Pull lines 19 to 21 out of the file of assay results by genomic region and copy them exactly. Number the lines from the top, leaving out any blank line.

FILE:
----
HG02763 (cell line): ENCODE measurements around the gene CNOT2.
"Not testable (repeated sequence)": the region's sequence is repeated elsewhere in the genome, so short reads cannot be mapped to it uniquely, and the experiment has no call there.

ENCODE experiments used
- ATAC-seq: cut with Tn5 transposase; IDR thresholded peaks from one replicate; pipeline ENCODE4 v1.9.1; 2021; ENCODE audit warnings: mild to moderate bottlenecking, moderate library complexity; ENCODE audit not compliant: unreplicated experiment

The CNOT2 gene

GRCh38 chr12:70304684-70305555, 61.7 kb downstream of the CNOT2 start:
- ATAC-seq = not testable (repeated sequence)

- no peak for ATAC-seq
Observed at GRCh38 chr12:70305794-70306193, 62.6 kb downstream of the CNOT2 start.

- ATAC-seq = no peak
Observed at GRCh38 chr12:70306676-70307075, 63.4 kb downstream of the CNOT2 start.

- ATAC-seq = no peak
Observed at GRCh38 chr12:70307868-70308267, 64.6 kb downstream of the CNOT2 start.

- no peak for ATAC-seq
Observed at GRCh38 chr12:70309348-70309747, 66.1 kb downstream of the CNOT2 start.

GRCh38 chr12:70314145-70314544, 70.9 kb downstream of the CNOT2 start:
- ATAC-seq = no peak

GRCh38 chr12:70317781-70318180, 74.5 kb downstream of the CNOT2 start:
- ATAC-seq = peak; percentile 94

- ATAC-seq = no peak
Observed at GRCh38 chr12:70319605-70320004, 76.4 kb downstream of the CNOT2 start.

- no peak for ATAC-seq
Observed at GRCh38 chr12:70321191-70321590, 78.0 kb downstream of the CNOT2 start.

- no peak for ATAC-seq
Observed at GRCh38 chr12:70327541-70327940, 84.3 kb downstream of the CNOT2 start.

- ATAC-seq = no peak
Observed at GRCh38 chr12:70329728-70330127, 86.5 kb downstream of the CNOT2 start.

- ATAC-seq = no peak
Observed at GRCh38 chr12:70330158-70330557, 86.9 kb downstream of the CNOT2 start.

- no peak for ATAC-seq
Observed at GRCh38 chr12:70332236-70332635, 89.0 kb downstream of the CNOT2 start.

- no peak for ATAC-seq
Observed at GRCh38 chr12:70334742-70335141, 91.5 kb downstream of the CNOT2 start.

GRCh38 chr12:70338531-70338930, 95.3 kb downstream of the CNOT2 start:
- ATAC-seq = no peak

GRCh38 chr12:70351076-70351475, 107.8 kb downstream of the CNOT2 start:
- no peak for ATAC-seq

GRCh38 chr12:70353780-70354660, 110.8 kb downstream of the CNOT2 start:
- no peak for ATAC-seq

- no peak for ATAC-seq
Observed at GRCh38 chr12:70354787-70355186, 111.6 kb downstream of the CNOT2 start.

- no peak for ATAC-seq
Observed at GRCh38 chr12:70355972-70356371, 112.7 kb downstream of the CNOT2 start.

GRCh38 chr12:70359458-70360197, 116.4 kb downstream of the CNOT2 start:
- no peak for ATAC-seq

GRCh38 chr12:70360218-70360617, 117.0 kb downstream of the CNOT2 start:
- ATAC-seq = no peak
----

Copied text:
- ATAC-seq = peak; percentile 94

- ATAC-seq = no peak
Observed at GRCh38 chr12:70319605-70320004, 76.4 kb downstream of the CNOT2 start.